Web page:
By Maz Woolley
The model pictured is an early Brooklin model which has not been available from Brooklin for some years. However such models do turn up from time to time on eBay which is where the author found his.
I have always had a fondness for the US 1956 Ford perhaps because it so clearly influenced the German Ford Taunus 17m Baroque which is another of my favourites. So when a model came up on eBay missing parts for a bargain price I decided to buy it in the hope that Brooklin could provide the missing parts. The photograph above show the model as supplied missing grille, mascot, and a rear light cluster. Amazingly Brooklin not only supplied the parts for this old model at a very reasonable price but sent them quickly and in a very neat small box. Brooklin has a fine reputation for its after sales service and my experience shows that this is richly deserved.
This model is typical of early Brooklins in having chrome components moulded in but none of them picked out making for a somewhat plain model. As the model was sold at a low price I thought that I could afford to risk picking out key areas of chrome. Having no skill with bare metal foil I decided to highlight chrome badging, side mouldings, and window surrounds using a Molotow “Liquid Chrome” pen which I had already used on other models to replace the Pentel Silver pens that I used previously.
Whilst the end result is far from the standard achieved by John Roberts and shown in Randall Olson’s Ford in Miniature book I think that my detailing lifts the model considerably allowing it to be shown alongside newer Fordor models from Ixo without looking out of place.
The 1956 Ford Fairlane Two Door Club Sedan was sold with either the “mileage maker” straight six of 3.6 Litres or two V8s including the “Thunderbird V8” of 5.1 Litres. All models would have theoretically been able to exceed 100MPH. A base price of $2,143 would have quickly increased if the V8 was chosen and any items taken from the extensive options list.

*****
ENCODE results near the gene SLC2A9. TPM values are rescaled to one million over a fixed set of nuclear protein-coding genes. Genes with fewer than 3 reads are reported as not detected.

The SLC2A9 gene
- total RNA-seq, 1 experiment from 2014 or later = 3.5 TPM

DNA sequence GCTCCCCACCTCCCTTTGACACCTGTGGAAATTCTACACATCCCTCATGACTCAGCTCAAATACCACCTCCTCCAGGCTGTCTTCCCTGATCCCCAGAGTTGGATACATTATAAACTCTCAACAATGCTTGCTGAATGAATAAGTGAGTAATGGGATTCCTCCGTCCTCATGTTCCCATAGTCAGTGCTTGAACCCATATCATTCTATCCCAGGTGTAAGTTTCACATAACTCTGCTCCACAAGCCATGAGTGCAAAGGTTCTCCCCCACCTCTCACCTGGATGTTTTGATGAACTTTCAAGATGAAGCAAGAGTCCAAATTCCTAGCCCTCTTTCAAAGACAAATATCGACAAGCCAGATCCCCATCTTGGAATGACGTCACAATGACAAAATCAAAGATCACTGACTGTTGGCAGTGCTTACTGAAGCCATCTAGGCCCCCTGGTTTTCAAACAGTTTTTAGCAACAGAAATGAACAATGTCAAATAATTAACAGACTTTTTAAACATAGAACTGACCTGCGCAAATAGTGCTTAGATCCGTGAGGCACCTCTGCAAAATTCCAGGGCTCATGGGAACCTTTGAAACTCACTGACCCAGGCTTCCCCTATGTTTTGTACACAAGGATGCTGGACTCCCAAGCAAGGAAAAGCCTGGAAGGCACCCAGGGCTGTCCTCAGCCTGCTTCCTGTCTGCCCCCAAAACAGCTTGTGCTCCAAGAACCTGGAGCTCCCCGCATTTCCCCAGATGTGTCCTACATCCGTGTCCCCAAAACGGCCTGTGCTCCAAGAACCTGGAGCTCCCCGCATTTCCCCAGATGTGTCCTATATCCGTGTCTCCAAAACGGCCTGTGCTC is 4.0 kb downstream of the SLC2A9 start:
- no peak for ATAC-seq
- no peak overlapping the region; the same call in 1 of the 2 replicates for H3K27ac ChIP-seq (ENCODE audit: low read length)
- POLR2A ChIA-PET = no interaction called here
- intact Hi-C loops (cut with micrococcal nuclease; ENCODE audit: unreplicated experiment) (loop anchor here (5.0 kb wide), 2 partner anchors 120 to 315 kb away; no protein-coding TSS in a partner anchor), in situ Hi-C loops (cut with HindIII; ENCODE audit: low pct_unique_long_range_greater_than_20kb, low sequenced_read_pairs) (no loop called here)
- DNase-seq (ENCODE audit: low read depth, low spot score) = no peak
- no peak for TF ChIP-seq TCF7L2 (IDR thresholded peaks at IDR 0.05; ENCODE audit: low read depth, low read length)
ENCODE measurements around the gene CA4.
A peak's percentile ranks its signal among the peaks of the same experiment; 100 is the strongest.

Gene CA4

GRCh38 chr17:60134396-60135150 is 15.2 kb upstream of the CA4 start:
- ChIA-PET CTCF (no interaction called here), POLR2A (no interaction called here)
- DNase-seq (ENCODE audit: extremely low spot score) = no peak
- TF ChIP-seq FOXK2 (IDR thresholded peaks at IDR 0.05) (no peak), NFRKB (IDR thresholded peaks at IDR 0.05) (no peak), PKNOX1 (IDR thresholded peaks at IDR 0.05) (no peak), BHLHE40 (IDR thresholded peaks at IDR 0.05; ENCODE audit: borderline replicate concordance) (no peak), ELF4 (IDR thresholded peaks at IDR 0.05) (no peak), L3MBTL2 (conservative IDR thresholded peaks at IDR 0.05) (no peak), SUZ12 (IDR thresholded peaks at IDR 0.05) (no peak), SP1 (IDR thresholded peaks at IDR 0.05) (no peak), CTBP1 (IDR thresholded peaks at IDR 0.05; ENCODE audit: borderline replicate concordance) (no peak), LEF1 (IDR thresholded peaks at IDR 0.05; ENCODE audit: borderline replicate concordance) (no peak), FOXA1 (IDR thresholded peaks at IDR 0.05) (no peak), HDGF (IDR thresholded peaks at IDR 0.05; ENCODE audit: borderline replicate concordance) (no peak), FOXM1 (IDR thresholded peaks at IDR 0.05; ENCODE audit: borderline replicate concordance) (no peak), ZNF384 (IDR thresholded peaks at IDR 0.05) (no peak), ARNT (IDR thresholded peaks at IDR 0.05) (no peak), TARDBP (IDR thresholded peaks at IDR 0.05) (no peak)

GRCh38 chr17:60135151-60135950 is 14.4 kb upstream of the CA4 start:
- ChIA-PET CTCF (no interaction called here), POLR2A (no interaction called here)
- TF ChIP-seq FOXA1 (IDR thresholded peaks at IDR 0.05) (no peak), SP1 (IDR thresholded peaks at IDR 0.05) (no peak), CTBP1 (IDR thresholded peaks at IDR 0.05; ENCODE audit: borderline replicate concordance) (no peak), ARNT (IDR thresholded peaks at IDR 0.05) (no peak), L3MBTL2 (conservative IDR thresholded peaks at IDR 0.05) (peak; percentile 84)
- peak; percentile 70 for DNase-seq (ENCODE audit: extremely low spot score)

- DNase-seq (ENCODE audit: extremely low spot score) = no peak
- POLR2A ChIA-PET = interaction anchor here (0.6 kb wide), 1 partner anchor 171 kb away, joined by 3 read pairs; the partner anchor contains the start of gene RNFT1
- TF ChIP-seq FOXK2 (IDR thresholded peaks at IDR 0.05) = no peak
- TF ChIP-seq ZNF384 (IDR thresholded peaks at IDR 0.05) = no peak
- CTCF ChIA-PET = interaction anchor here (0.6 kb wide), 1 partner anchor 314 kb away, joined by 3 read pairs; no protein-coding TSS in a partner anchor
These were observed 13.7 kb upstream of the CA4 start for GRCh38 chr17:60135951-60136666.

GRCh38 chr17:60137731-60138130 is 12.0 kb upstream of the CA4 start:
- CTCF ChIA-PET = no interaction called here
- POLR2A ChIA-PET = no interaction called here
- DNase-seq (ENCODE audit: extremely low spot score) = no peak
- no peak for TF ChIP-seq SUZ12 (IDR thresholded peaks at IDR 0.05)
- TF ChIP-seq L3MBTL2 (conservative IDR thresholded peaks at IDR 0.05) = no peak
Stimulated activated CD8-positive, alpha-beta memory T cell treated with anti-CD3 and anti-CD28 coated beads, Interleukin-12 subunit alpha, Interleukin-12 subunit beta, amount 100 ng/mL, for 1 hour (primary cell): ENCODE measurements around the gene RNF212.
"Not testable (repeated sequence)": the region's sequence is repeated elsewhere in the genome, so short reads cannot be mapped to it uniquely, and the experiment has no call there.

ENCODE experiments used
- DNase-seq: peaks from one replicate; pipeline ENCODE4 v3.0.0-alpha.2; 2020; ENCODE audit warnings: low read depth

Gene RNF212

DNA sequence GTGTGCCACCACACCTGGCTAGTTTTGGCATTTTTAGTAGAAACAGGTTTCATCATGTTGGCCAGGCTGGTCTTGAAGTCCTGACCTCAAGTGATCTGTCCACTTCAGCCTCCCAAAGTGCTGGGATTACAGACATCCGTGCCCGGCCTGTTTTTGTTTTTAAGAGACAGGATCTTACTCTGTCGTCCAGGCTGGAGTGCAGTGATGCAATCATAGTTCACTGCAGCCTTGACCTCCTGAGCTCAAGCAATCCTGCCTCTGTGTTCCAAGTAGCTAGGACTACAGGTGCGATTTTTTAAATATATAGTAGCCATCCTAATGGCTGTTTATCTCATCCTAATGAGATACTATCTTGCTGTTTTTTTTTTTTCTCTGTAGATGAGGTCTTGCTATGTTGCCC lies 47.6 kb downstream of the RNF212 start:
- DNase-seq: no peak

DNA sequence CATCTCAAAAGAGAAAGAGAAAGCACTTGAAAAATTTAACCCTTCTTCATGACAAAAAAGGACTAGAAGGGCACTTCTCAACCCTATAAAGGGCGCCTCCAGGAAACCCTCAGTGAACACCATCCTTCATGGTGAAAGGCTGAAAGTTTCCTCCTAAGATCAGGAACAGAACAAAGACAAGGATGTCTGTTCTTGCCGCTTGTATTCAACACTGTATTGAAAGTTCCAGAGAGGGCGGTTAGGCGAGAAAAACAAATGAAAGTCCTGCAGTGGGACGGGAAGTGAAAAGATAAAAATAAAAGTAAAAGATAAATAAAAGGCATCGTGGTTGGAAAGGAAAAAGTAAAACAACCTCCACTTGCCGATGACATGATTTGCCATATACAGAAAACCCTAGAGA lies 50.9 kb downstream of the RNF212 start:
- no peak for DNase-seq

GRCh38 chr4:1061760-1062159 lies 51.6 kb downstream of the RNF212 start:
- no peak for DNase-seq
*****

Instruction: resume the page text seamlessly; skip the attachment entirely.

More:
Whilst detailing the model I used Kristal Klear over the metal light lenses to address another Brooklin shortcoming. I am pleased with the effect which makes them a little more realistic than the bare metal studs as fitted.
At the rear attention was needed as the light cluster was not painted correctly by Brooklin. There needs to be a red centre surrounded by a chrome ring and another ring of red outside. Brooklin just paint the central portion. There is also a tiny reflector at the top of the light fitting that has to be picked out. Finally the decorative fitting on the boot lid needs to be black washed as it is completely chromed on the model as sold.
I like to think that I have turned a scrap box item into a neat model. And one that cost less than a new Corgi 1:43 scale model for the model and the spares from Brooklin.
Readers are invited to send us pictures and descriptions of any detailing or rescue projects that they have undertaken.
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